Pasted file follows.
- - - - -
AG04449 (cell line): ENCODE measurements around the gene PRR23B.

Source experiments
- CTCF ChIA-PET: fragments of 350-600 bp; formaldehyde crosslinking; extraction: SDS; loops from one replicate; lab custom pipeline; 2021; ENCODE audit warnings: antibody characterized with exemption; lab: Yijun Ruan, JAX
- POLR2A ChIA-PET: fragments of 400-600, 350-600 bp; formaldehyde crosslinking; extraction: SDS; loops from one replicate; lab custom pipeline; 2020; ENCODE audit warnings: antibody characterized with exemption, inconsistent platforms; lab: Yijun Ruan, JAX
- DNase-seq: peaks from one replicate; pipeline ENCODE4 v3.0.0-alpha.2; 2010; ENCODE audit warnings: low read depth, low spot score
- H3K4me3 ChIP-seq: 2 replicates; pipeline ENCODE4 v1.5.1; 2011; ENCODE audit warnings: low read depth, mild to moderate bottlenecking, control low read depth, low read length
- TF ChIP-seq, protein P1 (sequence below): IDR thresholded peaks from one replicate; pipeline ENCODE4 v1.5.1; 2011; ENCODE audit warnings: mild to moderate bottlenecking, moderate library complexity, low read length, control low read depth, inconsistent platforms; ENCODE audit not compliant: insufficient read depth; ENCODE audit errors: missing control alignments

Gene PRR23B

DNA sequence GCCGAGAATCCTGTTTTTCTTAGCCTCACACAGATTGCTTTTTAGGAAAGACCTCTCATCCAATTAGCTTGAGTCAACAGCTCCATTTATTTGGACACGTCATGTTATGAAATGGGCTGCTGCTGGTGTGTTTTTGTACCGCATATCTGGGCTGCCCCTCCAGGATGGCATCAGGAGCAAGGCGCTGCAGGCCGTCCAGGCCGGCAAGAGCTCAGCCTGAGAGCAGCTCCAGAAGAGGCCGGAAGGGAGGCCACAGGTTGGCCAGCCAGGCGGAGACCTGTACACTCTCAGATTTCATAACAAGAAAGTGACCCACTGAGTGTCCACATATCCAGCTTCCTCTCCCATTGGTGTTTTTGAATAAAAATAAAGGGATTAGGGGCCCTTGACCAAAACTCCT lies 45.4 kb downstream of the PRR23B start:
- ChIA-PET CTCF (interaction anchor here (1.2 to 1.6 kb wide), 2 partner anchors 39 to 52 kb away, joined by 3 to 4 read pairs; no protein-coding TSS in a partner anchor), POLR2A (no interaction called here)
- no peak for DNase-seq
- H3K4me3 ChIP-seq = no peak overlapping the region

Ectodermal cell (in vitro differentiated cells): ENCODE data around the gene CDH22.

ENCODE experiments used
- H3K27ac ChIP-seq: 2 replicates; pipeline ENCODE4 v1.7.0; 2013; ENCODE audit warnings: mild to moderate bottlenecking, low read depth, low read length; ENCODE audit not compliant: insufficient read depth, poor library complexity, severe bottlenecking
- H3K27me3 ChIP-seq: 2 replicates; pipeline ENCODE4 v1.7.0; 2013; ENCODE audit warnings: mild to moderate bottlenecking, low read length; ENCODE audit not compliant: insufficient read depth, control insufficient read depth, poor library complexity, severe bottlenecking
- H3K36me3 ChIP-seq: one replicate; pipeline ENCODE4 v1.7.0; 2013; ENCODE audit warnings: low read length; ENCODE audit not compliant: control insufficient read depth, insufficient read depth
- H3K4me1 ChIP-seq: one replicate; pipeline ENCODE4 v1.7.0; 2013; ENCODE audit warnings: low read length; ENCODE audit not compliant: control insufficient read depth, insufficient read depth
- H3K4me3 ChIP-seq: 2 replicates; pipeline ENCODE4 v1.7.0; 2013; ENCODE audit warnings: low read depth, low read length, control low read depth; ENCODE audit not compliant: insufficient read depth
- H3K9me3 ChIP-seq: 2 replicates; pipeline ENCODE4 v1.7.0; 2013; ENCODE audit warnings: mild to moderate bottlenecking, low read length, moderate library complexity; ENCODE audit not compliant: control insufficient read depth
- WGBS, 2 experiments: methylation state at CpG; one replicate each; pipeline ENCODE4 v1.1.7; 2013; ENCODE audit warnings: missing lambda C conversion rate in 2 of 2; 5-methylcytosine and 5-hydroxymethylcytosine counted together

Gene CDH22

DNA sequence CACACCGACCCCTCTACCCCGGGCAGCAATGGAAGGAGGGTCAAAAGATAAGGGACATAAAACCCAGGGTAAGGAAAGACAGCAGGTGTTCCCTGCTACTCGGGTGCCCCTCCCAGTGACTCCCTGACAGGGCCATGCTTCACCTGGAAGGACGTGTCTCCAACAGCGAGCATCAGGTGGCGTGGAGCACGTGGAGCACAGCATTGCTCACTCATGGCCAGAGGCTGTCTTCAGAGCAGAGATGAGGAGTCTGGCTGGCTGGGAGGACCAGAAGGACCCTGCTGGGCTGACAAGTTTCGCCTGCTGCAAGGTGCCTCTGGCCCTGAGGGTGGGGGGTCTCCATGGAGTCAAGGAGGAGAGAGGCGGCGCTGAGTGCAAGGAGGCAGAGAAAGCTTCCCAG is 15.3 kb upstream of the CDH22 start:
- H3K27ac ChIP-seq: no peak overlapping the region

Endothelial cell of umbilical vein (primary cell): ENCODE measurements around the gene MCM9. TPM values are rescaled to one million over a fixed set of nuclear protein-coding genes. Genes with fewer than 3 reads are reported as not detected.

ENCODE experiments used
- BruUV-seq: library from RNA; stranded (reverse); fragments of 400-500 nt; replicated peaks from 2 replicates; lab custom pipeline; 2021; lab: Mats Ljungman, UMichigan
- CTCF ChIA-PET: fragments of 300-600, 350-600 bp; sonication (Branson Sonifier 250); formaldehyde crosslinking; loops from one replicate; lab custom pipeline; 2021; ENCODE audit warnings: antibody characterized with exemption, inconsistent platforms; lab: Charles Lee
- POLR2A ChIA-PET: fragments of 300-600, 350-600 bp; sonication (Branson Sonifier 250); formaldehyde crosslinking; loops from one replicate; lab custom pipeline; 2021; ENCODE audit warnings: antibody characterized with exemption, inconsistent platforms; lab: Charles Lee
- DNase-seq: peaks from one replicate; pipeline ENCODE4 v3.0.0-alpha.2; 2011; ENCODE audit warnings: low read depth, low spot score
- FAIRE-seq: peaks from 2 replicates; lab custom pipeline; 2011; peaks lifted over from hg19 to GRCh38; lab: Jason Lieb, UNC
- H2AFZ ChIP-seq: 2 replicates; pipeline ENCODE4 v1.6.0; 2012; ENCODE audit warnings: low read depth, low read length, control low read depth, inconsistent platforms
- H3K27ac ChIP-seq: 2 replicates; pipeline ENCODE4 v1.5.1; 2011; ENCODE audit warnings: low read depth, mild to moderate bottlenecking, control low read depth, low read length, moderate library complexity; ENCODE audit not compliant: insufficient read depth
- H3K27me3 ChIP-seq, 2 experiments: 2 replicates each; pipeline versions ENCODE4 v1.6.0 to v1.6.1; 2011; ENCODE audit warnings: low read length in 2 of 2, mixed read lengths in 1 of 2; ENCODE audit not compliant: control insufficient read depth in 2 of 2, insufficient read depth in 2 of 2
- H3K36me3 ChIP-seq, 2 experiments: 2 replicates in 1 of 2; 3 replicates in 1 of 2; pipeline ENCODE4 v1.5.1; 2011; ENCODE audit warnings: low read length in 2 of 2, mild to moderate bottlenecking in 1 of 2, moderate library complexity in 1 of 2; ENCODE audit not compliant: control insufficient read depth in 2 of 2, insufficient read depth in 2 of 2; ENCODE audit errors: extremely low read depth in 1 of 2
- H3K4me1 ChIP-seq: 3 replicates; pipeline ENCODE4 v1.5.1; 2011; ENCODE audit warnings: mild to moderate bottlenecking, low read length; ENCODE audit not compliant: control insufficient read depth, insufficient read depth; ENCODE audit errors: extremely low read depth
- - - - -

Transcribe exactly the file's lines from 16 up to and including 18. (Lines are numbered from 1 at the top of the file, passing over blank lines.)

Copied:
- H3K27me3 ChIP-seq: 2 replicates; pipeline ENCODE4 v1.7.0; 2013; ENCODE audit warnings: mild to moderate bottlenecking, low read length; ENCODE audit not compliant: insufficient read depth, control insufficient read depth, poor library complexity, severe bottlenecking
- H3K36me3 ChIP-seq: one replicate; pipeline ENCODE4 v1.7.0; 2013; ENCODE audit warnings: low read length; ENCODE audit not compliant: control insufficient read depth, insufficient read depth
- H3K4me1 ChIP-seq: one replicate; pipeline ENCODE4 v1.7.0; 2013; ENCODE audit warnings: low read length; ENCODE audit not compliant: control insufficient read depth, insufficient read depth